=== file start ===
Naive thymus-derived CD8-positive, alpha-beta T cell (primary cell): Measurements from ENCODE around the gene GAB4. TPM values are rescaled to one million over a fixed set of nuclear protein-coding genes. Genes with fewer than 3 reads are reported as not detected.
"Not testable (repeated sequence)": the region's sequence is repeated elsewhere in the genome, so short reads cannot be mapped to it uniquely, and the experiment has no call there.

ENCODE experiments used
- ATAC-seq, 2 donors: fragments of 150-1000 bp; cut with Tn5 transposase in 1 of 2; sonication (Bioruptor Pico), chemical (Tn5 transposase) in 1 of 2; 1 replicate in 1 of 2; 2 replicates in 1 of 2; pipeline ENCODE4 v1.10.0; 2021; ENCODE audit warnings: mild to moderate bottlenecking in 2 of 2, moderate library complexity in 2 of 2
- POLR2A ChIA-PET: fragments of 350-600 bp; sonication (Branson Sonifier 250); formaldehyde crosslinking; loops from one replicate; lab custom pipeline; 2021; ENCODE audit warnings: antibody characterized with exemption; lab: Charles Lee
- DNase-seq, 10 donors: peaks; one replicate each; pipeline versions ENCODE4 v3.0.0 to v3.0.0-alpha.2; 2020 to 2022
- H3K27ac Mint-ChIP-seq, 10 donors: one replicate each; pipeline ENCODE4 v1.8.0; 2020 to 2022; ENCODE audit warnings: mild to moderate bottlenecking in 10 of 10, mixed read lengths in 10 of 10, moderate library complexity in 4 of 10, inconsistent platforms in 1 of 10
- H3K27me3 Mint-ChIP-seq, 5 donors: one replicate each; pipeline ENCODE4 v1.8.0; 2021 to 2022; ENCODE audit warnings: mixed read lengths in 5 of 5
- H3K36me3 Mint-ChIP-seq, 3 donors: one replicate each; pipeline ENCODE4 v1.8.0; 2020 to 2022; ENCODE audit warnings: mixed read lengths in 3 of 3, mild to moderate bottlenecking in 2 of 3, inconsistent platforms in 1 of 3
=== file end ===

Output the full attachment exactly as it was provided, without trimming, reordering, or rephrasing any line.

Naive thymus-derived CD8-positive, alpha-beta T cell (primary cell): Measurements from ENCODE around the gene GAB4. TPM values are rescaled to one million over a fixed set of nuclear protein-coding genes. Genes with fewer than 3 reads are reported as not detected.
"Not testable (repeated sequence)": the region's sequence is repeated elsewhere in the genome, so short reads cannot be mapped to it uniquely, and the experiment has no call there.

ENCODE experiments used
- ATAC-seq, 2 donors: fragments of 150-1000 bp; cut with Tn5 transposase in 1 of 2; sonication (Bioruptor Pico), chemical (Tn5 transposase) in 1 of 2; 1 replicate in 1 of 2; 2 replicates in 1 of 2; pipeline ENCODE4 v1.10.0; 2021; ENCODE audit warnings: mild to moderate bottlenecking in 2 of 2, moderate library complexity in 2 of 2
- POLR2A ChIA-PET: fragments of 350-600 bp; sonication (Branson Sonifier 250); formaldehyde crosslinking; loops from one replicate; lab custom pipeline; 2021; ENCODE audit warnings: antibody characterized with exemption; lab: Charles Lee
- DNase-seq, 10 donors: peaks; one replicate each; pipeline versions ENCODE4 v3.0.0 to v3.0.0-alpha.2; 2020 to 2022
- H3K27ac Mint-ChIP-seq, 10 donors: one replicate each; pipeline ENCODE4 v1.8.0; 2020 to 2022; ENCODE audit warnings: mild to moderate bottlenecking in 10 of 10, mixed read lengths in 10 of 10, moderate library complexity in 4 of 10, inconsistent platforms in 1 of 10
- H3K27me3 Mint-ChIP-seq, 5 donors: one replicate each; pipeline ENCODE4 v1.8.0; 2021 to 2022; ENCODE audit warnings: mixed read lengths in 5 of 5
- H3K36me3 Mint-ChIP-seq, 3 donors: one replicate each; pipeline ENCODE4 v1.8.0; 2020 to 2022; ENCODE audit warnings: mixed read lengths in 3 of 3, mild to moderate bottlenecking in 2 of 3, inconsistent platforms in 1 of 3